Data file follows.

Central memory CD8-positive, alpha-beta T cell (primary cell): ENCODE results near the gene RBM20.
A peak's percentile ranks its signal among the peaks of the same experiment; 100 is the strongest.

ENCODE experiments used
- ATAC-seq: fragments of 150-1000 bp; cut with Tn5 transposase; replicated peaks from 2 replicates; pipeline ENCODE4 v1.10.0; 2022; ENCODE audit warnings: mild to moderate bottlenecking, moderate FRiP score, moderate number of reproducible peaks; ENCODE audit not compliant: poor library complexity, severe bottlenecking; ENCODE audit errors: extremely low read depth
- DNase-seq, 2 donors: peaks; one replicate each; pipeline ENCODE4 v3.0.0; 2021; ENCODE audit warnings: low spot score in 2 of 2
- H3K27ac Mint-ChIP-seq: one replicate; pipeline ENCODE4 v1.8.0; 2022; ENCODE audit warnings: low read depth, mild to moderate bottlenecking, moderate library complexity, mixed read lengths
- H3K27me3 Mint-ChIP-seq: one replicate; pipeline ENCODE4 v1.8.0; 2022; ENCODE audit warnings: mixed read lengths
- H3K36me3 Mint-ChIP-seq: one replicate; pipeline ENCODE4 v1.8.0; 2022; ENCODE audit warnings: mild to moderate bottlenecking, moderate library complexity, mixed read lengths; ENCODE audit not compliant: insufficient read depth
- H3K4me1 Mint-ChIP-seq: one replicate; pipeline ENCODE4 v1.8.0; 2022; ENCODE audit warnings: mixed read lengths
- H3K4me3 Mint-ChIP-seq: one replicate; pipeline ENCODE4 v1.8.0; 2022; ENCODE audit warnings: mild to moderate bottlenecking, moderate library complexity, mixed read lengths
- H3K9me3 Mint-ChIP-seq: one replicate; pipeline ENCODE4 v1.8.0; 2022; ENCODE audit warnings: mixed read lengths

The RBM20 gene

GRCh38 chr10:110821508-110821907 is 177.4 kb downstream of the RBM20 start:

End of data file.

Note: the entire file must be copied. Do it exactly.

Central memory CD8-positive, alpha-beta T cell (primary cell): ENCODE results near the gene RBM20.
A peak's percentile ranks its signal among the peaks of the same experiment; 100 is the strongest.

ENCODE experiments used
- ATAC-seq: fragments of 150-1000 bp; cut with Tn5 transposase; replicated peaks from 2 replicates; pipeline ENCODE4 v1.10.0; 2022; ENCODE audit warnings: mild to moderate bottlenecking, moderate FRiP score, moderate number of reproducible peaks; ENCODE audit not compliant: poor library complexity, severe bottlenecking; ENCODE audit errors: extremely low read depth
- DNase-seq, 2 donors: peaks; one replicate each; pipeline ENCODE4 v3.0.0; 2021; ENCODE audit warnings: low spot score in 2 of 2
- H3K27ac Mint-ChIP-seq: one replicate; pipeline ENCODE4 v1.8.0; 2022; ENCODE audit warnings: low read depth, mild to moderate bottlenecking, moderate library complexity, mixed read lengths
- H3K27me3 Mint-ChIP-seq: one replicate; pipeline ENCODE4 v1.8.0; 2022; ENCODE audit warnings: mixed read lengths
- H3K36me3 Mint-ChIP-seq: one replicate; pipeline ENCODE4 v1.8.0; 2022; ENCODE audit warnings: mild to moderate bottlenecking, moderate library complexity, mixed read lengths; ENCODE audit not compliant: insufficient read depth
- H3K4me1 Mint-ChIP-seq: one replicate; pipeline ENCODE4 v1.8.0; 2022; ENCODE audit warnings: mixed read lengths
- H3K4me3 Mint-ChIP-seq: one replicate; pipeline ENCODE4 v1.8.0; 2022; ENCODE audit warnings: mild to moderate bottlenecking, moderate library complexity, mixed read lengths
- H3K9me3 Mint-ChIP-seq: one replicate; pipeline ENCODE4 v1.8.0; 2022; ENCODE audit warnings: mixed read lengths

The RBM20 gene

GRCh38 chr10:110821508-110821907 is 177.4 kb downstream of the RBM20 start: